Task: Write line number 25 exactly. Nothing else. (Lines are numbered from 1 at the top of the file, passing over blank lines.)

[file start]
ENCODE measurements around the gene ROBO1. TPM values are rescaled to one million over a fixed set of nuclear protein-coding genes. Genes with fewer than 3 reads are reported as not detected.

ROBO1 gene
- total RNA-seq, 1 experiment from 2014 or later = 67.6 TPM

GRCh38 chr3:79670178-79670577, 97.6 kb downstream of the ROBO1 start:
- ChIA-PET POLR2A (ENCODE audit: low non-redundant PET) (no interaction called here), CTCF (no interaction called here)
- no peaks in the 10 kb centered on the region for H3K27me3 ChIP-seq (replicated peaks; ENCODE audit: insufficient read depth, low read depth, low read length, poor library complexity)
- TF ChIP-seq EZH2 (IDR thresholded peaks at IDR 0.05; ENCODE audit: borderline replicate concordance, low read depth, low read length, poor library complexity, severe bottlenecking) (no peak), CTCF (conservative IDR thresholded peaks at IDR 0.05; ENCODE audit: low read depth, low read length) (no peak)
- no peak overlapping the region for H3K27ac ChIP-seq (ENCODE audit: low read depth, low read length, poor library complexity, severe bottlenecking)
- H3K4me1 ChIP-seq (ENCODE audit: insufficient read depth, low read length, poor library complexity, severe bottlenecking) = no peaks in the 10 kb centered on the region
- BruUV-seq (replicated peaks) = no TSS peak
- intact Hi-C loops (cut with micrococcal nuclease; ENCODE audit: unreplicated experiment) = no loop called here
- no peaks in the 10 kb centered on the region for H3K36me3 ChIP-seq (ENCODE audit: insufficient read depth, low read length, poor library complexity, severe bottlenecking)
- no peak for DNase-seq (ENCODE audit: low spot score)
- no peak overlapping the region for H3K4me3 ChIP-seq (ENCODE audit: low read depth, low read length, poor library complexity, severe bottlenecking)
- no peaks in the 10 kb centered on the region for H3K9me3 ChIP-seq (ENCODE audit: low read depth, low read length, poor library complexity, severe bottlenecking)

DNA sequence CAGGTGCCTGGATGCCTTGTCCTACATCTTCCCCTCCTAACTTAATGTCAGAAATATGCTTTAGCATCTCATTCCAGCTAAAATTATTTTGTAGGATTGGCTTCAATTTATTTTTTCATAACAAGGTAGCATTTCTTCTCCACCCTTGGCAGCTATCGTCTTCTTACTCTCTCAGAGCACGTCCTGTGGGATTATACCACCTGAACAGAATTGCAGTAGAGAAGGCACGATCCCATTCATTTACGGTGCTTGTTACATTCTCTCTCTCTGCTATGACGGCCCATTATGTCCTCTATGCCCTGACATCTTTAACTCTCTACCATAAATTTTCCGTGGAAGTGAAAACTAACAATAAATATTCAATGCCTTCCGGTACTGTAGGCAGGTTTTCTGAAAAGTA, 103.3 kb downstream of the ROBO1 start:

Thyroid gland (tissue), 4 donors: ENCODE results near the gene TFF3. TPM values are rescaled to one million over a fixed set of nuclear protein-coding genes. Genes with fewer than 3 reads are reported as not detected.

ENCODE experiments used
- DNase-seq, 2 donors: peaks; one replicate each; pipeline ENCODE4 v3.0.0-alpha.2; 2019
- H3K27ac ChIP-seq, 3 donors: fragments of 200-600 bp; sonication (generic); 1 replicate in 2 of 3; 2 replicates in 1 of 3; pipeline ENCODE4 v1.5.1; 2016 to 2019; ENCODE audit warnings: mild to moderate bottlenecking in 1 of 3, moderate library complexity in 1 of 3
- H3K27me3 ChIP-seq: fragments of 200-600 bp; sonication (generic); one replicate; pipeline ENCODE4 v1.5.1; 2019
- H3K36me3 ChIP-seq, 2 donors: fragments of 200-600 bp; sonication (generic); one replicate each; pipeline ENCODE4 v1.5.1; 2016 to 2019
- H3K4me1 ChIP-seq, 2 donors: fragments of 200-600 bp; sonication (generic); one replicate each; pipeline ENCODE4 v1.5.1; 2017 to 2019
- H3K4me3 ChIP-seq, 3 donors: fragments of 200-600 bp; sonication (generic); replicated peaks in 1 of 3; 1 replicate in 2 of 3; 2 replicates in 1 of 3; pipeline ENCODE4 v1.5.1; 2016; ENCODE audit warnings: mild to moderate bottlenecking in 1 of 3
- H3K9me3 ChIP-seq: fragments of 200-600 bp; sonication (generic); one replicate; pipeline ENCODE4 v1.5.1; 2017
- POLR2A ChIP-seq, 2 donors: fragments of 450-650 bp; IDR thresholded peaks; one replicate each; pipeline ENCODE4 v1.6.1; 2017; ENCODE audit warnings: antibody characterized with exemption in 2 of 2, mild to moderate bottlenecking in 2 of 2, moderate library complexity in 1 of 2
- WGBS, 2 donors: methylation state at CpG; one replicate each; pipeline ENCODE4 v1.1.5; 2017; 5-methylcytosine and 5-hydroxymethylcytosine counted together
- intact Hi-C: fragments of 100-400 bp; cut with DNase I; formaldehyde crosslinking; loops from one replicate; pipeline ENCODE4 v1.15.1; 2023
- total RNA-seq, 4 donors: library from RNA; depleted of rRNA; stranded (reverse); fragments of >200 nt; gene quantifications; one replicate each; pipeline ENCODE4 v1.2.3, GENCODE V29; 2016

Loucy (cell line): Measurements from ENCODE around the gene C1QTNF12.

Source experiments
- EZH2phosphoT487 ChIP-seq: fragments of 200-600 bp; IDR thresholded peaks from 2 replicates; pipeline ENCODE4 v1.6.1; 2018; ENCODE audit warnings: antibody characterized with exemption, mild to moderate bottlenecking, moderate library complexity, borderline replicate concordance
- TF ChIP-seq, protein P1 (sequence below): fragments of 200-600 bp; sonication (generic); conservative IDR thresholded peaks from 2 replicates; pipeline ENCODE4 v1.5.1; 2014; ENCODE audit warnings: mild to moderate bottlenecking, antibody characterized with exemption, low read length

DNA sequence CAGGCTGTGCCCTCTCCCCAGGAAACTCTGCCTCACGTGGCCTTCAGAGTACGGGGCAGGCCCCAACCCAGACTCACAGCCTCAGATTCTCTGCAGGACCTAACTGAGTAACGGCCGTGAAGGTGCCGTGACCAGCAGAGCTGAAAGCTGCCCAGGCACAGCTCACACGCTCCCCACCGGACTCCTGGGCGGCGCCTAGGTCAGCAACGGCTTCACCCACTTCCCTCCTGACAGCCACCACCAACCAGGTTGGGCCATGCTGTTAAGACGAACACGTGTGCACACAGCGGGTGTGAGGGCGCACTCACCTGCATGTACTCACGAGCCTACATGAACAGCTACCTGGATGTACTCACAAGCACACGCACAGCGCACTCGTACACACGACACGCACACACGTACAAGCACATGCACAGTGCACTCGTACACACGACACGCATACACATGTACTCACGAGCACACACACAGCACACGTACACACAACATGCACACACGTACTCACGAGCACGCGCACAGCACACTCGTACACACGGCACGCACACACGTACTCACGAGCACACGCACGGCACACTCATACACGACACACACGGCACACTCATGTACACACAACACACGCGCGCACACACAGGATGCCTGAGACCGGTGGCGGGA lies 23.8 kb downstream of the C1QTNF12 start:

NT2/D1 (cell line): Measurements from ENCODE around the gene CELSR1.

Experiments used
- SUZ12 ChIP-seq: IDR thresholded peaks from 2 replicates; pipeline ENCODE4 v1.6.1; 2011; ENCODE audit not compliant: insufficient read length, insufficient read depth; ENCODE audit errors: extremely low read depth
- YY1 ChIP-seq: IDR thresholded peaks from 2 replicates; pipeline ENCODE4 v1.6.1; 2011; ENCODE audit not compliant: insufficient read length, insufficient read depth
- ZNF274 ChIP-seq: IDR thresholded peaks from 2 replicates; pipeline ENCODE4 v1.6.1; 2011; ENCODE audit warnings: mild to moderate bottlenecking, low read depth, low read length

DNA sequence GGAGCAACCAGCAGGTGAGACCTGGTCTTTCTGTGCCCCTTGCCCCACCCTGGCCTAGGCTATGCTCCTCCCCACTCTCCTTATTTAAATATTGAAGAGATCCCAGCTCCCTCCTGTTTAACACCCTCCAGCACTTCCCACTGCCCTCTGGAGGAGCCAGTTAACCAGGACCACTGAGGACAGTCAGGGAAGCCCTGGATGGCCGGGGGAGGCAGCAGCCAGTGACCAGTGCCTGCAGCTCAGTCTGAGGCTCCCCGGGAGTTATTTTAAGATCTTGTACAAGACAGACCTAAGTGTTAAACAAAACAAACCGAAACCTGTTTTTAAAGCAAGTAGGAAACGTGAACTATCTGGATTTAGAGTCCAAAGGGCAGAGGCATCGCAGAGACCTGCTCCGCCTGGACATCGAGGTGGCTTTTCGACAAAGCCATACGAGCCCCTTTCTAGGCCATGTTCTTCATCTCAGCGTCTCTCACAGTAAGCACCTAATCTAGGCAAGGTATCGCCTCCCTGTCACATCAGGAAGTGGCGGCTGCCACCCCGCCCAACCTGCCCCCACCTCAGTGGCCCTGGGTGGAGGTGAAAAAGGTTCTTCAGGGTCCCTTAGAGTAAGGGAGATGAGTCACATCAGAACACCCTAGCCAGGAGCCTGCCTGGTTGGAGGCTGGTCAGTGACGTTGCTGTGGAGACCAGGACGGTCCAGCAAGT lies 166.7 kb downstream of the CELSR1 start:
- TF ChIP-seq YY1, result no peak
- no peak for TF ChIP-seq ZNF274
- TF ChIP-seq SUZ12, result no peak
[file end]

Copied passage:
- H3K9me3 ChIP-seq: fragments of 200-600 bp; sonication (generic); one replicate; pipeline ENCODE4 v1.5.1; 2017